Assessing movement imagery ability: Self-report questionnaires vs. performance-based tests


  • David Moreau
  • Jérôme Clerc
  • Annie Mansy-Dannay
  • Alain Guerrien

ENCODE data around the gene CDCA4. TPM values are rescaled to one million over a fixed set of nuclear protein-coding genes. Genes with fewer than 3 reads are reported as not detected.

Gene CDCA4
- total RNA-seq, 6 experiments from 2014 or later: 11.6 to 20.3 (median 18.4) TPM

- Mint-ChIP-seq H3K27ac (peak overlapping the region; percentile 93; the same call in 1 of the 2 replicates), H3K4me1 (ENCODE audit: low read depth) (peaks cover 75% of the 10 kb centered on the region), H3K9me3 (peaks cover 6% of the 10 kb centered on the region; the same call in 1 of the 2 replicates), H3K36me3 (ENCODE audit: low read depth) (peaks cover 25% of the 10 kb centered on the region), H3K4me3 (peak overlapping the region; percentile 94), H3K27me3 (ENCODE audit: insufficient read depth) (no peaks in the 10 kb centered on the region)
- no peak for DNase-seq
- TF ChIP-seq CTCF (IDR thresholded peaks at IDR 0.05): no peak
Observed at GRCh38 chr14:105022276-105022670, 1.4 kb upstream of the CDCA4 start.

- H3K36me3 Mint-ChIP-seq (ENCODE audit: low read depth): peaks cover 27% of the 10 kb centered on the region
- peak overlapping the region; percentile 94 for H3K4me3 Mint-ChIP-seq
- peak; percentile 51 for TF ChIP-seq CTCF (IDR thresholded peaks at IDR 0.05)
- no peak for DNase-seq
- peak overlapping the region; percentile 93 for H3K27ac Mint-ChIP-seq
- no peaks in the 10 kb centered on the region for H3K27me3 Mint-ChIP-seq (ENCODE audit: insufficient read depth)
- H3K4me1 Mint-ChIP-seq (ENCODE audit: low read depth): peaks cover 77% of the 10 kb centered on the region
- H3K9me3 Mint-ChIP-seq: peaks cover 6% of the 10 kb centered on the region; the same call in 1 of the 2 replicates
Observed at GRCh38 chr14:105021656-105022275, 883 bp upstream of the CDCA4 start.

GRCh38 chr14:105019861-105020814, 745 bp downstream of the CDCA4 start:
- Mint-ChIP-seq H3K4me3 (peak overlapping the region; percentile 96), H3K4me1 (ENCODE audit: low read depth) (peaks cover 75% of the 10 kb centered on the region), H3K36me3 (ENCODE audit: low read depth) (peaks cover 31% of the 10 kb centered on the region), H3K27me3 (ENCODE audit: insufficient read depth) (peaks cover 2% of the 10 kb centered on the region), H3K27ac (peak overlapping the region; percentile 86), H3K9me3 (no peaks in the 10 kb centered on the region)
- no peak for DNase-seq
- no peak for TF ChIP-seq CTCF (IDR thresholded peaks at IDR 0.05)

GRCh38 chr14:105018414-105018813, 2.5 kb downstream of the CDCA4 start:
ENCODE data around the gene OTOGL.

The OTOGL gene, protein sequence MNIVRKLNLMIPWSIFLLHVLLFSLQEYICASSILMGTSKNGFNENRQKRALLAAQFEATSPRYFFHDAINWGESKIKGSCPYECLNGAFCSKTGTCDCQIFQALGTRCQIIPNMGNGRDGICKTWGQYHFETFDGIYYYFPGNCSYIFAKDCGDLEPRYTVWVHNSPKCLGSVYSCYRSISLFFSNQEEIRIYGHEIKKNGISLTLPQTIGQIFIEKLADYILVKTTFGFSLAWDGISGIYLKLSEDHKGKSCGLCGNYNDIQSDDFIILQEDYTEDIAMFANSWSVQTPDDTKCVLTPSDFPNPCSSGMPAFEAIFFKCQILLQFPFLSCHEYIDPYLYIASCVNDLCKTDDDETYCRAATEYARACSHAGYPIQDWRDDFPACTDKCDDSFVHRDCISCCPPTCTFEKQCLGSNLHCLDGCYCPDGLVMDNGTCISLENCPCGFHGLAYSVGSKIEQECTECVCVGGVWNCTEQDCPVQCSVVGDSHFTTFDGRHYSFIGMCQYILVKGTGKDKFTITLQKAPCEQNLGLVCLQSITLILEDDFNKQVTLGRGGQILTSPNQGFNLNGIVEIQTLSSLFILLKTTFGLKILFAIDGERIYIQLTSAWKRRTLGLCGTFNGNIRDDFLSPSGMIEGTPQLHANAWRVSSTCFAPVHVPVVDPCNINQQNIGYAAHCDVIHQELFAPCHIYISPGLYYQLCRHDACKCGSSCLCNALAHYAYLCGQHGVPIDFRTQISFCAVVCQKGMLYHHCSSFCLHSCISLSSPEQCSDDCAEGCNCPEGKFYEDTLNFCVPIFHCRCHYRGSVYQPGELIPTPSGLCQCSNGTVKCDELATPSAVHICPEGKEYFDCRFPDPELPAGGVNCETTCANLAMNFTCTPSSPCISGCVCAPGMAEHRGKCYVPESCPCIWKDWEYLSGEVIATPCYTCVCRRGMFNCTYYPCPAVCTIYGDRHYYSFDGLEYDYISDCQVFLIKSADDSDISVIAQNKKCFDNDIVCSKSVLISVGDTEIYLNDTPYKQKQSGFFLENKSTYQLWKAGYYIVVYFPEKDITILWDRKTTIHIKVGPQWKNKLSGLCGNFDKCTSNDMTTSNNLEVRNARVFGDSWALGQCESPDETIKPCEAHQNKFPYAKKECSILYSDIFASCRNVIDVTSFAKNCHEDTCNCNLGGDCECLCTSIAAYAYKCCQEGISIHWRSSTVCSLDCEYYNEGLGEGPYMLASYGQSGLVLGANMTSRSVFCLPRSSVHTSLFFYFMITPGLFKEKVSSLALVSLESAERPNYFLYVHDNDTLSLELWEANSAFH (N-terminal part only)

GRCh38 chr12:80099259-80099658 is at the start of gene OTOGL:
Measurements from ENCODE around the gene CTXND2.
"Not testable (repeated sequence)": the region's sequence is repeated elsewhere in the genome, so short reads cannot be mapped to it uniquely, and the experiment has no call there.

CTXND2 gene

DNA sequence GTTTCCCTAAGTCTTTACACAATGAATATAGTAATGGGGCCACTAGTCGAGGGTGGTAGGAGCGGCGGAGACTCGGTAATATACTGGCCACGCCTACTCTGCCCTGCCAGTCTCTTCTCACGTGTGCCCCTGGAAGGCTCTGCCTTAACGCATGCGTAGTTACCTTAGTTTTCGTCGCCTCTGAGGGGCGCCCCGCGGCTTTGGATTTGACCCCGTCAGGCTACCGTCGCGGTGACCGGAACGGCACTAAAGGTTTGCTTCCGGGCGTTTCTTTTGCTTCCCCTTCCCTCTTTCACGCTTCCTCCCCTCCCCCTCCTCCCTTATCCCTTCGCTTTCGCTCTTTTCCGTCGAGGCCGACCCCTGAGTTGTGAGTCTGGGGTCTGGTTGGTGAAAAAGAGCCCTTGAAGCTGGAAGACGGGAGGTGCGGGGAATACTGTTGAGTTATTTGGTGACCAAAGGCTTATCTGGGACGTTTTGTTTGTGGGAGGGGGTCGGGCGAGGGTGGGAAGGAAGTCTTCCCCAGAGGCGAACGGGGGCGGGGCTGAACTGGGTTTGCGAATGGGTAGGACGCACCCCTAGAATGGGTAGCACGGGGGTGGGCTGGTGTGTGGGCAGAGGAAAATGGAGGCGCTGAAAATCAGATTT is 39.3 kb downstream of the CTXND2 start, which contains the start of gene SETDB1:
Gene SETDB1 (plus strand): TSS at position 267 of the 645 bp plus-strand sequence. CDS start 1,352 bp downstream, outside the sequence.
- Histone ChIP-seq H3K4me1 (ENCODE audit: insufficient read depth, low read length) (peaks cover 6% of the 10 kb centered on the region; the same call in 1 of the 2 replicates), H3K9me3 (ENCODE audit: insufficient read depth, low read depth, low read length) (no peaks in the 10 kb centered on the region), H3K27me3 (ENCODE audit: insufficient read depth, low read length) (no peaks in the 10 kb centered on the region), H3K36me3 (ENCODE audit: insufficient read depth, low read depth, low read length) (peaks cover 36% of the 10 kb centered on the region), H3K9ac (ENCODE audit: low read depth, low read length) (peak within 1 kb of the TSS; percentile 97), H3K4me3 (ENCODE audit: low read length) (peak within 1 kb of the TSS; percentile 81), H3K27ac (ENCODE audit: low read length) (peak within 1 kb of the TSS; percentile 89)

This study was designed to compare the relevance of self-report questionnaires and performance-based tests to assess movement imagery ability in sports. Participants included elite and novice athletes, from fencing, judo and wrestling, who completed a self-report, the Movement Imagery Questionnaire – Revised (MIQ-R; Hall & Martin, 1997), and two performance-based tests, the Movement Imagery Specific Test (MIST), and the Mental Rotation Test (MRT; Vandenberg & Kuse, 1978). There was no significant effect of the expertise variable on the MIQ-R performance, although the results yielded a positive effect of expertise on the MIST and on the MRT. Besides, results showed no correlations between the MIQ-R and the MIST, or between the MIQ-R and the MRT. However, we found a correlation between the MIST and the MRT. These findings are in line with research dissociating imagery measured by self-reports and spatial ability assessed through performance-based tests, and are discussed in terms of their implication in using self-report questionnaires in experimental psychology in general, and to assess movement imagery ability in sports in particular.